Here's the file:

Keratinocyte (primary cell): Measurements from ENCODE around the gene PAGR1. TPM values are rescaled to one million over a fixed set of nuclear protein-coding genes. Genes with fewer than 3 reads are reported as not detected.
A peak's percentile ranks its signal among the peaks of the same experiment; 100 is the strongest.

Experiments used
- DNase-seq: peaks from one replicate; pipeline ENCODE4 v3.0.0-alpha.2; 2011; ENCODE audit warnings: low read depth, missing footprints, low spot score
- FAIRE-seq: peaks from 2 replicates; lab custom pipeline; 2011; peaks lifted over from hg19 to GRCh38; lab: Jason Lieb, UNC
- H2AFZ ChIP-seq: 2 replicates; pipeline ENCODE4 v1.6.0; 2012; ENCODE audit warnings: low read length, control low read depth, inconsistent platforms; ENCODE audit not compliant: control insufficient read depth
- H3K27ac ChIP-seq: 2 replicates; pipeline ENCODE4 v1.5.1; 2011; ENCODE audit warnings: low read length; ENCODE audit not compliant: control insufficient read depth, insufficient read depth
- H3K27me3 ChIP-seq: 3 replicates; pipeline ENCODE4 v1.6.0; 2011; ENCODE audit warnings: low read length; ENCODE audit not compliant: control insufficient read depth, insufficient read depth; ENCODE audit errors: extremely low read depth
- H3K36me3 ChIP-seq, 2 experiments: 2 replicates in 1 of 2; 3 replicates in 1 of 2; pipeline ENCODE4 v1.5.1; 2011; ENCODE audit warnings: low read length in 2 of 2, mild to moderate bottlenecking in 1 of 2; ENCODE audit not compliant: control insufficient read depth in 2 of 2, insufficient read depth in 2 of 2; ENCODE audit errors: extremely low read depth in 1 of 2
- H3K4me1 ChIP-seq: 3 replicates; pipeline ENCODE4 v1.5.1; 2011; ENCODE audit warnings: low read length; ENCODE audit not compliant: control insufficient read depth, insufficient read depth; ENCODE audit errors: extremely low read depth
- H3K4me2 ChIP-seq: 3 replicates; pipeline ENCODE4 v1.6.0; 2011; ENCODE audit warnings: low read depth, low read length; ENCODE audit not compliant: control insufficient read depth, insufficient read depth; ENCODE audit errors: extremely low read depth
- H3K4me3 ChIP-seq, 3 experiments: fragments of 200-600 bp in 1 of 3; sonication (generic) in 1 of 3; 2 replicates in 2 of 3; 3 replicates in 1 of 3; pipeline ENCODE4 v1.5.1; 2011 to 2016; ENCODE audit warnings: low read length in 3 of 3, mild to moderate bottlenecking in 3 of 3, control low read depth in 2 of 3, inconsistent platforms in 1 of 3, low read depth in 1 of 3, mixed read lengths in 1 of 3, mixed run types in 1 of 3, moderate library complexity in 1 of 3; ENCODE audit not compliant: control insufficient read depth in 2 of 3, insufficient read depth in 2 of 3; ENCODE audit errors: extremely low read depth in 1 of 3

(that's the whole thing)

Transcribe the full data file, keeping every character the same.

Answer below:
Keratinocyte (primary cell): Measurements from ENCODE around the gene PAGR1. TPM values are rescaled to one million over a fixed set of nuclear protein-coding genes. Genes with fewer than 3 reads are reported as not detected.
A peak's percentile ranks its signal among the peaks of the same experiment; 100 is the strongest.

Experiments used
- DNase-seq: peaks from one replicate; pipeline ENCODE4 v3.0.0-alpha.2; 2011; ENCODE audit warnings: low read depth, missing footprints, low spot score
- FAIRE-seq: peaks from 2 replicates; lab custom pipeline; 2011; peaks lifted over from hg19 to GRCh38; lab: Jason Lieb, UNC
- H2AFZ ChIP-seq: 2 replicates; pipeline ENCODE4 v1.6.0; 2012; ENCODE audit warnings: low read length, control low read depth, inconsistent platforms; ENCODE audit not compliant: control insufficient read depth
- H3K27ac ChIP-seq: 2 replicates; pipeline ENCODE4 v1.5.1; 2011; ENCODE audit warnings: low read length; ENCODE audit not compliant: control insufficient read depth, insufficient read depth
- H3K27me3 ChIP-seq: 3 replicates; pipeline ENCODE4 v1.6.0; 2011; ENCODE audit warnings: low read length; ENCODE audit not compliant: control insufficient read depth, insufficient read depth; ENCODE audit errors: extremely low read depth
- H3K36me3 ChIP-seq, 2 experiments: 2 replicates in 1 of 2; 3 replicates in 1 of 2; pipeline ENCODE4 v1.5.1; 2011; ENCODE audit warnings: low read length in 2 of 2, mild to moderate bottlenecking in 1 of 2; ENCODE audit not compliant: control insufficient read depth in 2 of 2, insufficient read depth in 2 of 2; ENCODE audit errors: extremely low read depth in 1 of 2
- H3K4me1 ChIP-seq: 3 replicates; pipeline ENCODE4 v1.5.1; 2011; ENCODE audit warnings: low read length; ENCODE audit not compliant: control insufficient read depth, insufficient read depth; ENCODE audit errors: extremely low read depth
- H3K4me2 ChIP-seq: 3 replicates; pipeline ENCODE4 v1.6.0; 2011; ENCODE audit warnings: low read depth, low read length; ENCODE audit not compliant: control insufficient read depth, insufficient read depth; ENCODE audit errors: extremely low read depth
- H3K4me3 ChIP-seq, 3 experiments: fragments of 200-600 bp in 1 of 3; sonication (generic) in 1 of 3; 2 replicates in 2 of 3; 3 replicates in 1 of 3; pipeline ENCODE4 v1.5.1; 2011 to 2016; ENCODE audit warnings: low read length in 3 of 3, mild to moderate bottlenecking in 3 of 3, control low read depth in 2 of 3, inconsistent platforms in 1 of 3, low read depth in 1 of 3, mixed read lengths in 1 of 3, mixed run types in 1 of 3, moderate library complexity in 1 of 3; ENCODE audit not compliant: control insufficient read depth in 2 of 3, insufficient read depth in 2 of 3; ENCODE audit errors: extremely low read depth in 1 of 3